Woodworking Classes?

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1. Go to the public library and read the woodworking books. All of them. Read first to get you exposed to the tools and different methods of doing things. 2. Best/only way to learn a hands on craft such as woodworking is to do it. With some basic knowledge and ideas gained from reading the books. Think of something you want to do, then read up on the specific task you want to do. 3. Decide if you have the tools to do the job. Buy, borrow the right tools to do the job. Or figure out an alternative way to do the job with the tools you have. May have to reread up on the topic. 4. Do the job. Only way to learn a craft such as woodworking is by doing.
I've taken several classes. A few hands on where I used the tools and a few where I sat in the audience and watched a slide show or the woodworker do the task in front of the group. Hands on were the best. But even then you have to immediately follow up at home with the same task to really learn the task or you forget it too quickly after the teacher shows you how. Watching others do it is enjoyable, but without hands on experience or an immediate job to apply the technique to, there really isn't any learning.
Learn woodworking by doing. After you learn some stuff on your own then maybe take a hands on class for something specific. Maybe reinforce what you learned on your own or to correct something you are not doing right now. But the class will really just build on what you already know. It won't get you started.
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snipped-for-privacy@yahoo.com wrote:

I like to write on the margins and highlight passages in books so I'll probably end of buying most books. Well, if I did get library books, I guess I could photocopy the interesting pages and then write on those.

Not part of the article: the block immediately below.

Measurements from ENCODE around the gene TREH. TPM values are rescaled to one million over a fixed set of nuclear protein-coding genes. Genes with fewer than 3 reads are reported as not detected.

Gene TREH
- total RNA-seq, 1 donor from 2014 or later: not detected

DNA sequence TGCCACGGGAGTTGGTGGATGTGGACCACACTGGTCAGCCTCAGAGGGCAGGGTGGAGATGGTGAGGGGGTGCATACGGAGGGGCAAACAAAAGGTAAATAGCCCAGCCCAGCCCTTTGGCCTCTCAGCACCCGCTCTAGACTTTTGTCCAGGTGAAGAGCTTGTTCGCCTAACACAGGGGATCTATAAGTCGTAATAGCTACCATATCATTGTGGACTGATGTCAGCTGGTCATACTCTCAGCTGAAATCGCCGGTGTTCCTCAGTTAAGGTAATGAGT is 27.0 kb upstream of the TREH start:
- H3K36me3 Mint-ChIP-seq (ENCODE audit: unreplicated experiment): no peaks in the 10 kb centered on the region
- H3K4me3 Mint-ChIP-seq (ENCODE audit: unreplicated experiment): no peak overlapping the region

Oh...I do that. I tend to research topics before doing them and one of the reasons I decided to subscribe to this newsgroup.

Is woodworking an expensive hobby in order to have a "complete" set of tools needed? What would be a good budget? $1000, $2000, $5000, other?

Yes. I imagine so. I just wanted some direction first from a teacher so that I don't make a mistake I can't fix (like losing a finger).

Sort of like learning a little first so that you can then ask an expert more insightful questions.
ok.
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Read the books first to see if they are worth buying and highlighting. Most books repeat the same things. There are only so many ways to make mortises and tenons or rip boards or crosscut boards. After reading 3-4 books you will likely get tired of reading anymore. But press on anyway.

I don't even want to suggest a budget. There is sort of a Catch 22 involved. The more skill you have, the fewer tools, the cheaper tools you need. Your skill compensates. Less skill, the more tools you need to insure your lines are cut straight. And the more you use the tools, the more skill you acquire so you don't really need as many tools.